Classical Music

Bliss – Thoroughly Good

Last night a moment of bliss.

We’re sat at the dining table. We’re downlit. We feel like grownups in a posh kitchen relaxing at the end of a busy day. We’ve just eaten peanut butter chicken from the night before, reworked into a Shrove Tuesday-themed dish consisting of pancakes. All of its made without a trace of dairy butter. I’m feeling both smug and relieved I’m on my way to a healthier me. I can feel the cholesterol level dropping in my bloodstream.

On the radio – Amazon’s Echo Show 10 comes with a stereo speaker built-in – Mozart’s Piano Concerto No. 23 in A. Angela Hewitt and the BBC Philharmonic from Bridgwater Hall in Manchester. “Is it live?” asks Simon, “Hang on. I’ll check. Easy to find out.” He checks the listings online.

It turns out it’s not live but recorded as live. No matter. There is by this point a feeling of it being an occasion. We finish our meal as the first theme in the first movement returns. Simon gets up and packs the dishwasher uncharacteristically quietly. I sit still listening. If I cook he clears up my mess. That’s the arrangement. I love cooking.

When the second movement starts the mood in the kitchen changes. Things become quieter. The tone has changed. It’s delicate. Fragile. As the melody soars accompanied by most of the orchestra, I listen out for ‘that chord’ – the O Come All Ye Faithful moment. “There it is. Right there! It’s like a bruise. Or a boat with its fenders brushing up against a wall or a jetty.” Simon laughs. It’s always reassuring when I detect a clunky analogy works.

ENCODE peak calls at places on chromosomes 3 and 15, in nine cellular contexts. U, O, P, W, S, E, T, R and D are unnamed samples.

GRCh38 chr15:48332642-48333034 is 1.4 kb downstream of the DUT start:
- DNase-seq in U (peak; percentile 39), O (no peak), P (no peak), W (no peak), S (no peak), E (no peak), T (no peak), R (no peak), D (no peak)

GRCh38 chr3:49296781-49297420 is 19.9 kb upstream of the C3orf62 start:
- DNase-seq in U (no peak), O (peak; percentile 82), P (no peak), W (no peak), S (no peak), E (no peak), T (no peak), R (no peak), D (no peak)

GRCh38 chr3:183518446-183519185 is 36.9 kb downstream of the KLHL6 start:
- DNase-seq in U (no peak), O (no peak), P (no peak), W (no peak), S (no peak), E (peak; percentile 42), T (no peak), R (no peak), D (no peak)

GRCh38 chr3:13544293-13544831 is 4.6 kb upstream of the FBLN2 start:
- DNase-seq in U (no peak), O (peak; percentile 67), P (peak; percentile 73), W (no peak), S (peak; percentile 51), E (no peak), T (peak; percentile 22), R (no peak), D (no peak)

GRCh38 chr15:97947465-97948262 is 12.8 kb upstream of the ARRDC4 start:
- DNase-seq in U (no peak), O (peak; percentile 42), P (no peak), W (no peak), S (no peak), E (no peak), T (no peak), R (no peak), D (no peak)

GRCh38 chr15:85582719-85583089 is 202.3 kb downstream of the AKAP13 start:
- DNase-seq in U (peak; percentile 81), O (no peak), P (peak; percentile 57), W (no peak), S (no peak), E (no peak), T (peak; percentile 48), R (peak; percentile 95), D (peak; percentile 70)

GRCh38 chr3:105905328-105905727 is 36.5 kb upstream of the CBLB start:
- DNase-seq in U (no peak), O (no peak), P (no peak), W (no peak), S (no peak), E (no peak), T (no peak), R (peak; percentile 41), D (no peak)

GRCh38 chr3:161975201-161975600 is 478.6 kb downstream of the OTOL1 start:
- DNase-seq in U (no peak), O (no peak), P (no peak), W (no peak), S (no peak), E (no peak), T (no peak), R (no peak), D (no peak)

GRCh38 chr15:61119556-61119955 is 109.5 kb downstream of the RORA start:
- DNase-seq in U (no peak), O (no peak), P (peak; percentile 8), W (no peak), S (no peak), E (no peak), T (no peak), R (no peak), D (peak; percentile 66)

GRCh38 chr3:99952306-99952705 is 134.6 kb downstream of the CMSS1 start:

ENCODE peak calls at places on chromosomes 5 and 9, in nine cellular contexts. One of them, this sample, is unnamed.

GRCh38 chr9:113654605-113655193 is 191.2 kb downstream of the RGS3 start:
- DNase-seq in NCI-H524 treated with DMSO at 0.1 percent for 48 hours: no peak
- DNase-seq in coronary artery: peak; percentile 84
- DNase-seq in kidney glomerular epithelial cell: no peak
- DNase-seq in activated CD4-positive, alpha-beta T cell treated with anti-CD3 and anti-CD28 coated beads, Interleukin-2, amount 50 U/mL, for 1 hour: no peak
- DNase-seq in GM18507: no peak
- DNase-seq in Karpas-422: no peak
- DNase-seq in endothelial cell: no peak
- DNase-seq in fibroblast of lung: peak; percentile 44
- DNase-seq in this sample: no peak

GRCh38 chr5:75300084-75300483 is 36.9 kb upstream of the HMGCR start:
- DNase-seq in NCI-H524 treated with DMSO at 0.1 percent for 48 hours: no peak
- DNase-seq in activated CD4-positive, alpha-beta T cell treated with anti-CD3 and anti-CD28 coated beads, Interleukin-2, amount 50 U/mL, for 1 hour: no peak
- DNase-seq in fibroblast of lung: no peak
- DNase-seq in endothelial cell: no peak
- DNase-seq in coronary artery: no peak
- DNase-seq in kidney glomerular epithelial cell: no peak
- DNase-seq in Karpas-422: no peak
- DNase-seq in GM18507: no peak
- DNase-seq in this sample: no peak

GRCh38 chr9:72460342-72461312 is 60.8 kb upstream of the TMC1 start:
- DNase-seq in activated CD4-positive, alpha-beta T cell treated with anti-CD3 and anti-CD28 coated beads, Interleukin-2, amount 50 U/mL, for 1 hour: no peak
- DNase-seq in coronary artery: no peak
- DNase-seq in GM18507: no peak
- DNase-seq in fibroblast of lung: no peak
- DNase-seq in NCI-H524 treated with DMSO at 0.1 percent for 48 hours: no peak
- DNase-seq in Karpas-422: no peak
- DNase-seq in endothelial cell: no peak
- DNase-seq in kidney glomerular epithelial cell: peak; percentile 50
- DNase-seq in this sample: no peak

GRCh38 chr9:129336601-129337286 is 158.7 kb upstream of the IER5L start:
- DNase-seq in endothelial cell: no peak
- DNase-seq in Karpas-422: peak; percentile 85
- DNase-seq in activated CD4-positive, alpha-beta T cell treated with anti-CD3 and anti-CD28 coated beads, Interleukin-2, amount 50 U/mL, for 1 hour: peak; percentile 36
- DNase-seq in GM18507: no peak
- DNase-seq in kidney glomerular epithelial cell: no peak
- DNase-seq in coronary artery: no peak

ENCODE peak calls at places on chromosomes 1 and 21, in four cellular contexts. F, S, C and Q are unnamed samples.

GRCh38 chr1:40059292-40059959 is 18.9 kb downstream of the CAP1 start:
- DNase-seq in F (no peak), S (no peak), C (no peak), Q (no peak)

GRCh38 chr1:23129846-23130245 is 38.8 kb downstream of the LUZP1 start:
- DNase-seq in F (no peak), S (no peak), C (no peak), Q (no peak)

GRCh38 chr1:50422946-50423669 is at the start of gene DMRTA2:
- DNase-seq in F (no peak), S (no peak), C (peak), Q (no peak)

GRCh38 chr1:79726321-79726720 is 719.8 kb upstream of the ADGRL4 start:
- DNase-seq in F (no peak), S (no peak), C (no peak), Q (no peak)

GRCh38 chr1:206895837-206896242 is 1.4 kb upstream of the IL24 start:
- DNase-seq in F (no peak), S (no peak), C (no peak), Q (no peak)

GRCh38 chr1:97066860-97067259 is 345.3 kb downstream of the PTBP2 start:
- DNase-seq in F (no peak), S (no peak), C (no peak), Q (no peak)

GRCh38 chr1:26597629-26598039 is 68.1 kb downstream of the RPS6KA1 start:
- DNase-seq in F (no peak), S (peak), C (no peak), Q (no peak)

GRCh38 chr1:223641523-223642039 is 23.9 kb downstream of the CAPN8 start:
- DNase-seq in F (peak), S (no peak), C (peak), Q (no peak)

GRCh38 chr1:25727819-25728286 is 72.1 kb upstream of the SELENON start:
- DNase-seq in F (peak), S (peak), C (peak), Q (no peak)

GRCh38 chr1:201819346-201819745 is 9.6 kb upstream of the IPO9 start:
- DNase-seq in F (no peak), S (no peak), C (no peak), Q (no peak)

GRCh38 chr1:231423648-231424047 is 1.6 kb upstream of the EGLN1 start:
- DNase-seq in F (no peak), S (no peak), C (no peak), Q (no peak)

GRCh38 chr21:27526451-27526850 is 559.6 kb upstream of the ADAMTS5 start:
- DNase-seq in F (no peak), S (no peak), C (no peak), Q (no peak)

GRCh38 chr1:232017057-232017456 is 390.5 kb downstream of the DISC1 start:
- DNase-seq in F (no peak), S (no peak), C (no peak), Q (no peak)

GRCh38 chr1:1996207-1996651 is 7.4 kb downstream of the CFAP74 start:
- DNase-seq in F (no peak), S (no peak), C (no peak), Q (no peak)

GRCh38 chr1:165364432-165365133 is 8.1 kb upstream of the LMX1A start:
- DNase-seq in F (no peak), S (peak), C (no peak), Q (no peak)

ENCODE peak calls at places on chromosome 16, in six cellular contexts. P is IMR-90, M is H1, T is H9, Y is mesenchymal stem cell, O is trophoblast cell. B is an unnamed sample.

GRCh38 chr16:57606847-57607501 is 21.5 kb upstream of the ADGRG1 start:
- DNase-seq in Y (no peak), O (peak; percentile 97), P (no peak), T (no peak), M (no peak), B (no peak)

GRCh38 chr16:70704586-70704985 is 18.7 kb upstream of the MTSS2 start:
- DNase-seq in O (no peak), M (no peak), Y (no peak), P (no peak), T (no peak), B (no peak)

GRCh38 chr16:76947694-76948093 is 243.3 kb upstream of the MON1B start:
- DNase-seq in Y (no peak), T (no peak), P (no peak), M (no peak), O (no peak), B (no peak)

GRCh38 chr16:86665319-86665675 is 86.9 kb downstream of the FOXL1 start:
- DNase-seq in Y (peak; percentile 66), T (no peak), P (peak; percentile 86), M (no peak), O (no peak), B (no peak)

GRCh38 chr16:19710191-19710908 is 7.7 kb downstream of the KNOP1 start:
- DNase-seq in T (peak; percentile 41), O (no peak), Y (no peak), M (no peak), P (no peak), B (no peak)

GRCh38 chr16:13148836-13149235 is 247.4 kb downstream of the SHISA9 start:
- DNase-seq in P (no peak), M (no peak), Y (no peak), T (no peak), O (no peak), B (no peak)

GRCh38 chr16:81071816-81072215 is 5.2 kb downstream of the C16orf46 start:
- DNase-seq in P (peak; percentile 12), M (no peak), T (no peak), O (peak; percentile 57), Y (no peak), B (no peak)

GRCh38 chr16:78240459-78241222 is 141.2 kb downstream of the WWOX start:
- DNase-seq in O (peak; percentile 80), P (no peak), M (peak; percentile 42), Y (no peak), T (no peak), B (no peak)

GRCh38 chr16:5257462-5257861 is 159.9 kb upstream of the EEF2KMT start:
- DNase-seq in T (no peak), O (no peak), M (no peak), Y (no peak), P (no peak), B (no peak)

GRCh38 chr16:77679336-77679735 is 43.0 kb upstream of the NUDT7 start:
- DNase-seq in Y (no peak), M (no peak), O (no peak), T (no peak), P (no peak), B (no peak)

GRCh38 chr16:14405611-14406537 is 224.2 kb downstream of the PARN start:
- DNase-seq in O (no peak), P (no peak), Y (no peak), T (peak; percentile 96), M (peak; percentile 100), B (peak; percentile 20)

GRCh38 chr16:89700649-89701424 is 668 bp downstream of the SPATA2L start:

In the brief conversation that follows, we discuss our response to the qualities of the melody. Simon says he hears beauty on account of the way the melody and its accompaniment are crafted. Of this, there is no doubt. This familiar often-repeated piece of music still has an element of newness to it. It is one of those works where getting to know the piece inside out doesn’t lessen the enjoyment of it. Each subsequent listen reveals something else.

“I hear it pain,” I say. “Pain. Loss. Loneliness. Tragedy.” I don’t know where these words have come from in the moment. They’re instinctive responses. Simon disagrees. He says it’s beautiful and that he finds it uplifting. “It’s a melody that makes me want to grab my teddy bear and a duvet and wrap myself up in it. Protect myself from the world.” “I just don’t have that response to it.”

“This is the uplifting movement,” I counter-challenge when the third movement kicks in. “It’s obvious. Its fast-moving. Perky. Sprightly.”  Memories abound of the Britten-Pears Orchestra performance at the Chinese Embassy off Portland Place back in ‘95 where the pianist struggled to keep the grand piano within reach on account of the lack of brakes on the instruments and the polished parquet floor. Simon looks aghast. “It was a tense performance. And the orchestra had to set out the audience chairs too. It was all quite last minute.”

These special moments – when we respond to what we hear in the moment – are what mean the most. I find the difference in perspective both fascinating and exhilarating. We are both connected as we listen to an almost live performance. We’re not talking about harmonic development, structure, the style of the Hewitt’s playing or the orchestra. Neither of us is drawing on subject matter experience, only drawing on self-awareness. We’re connecting over our response to music. A prized exchange that enhances the moment.

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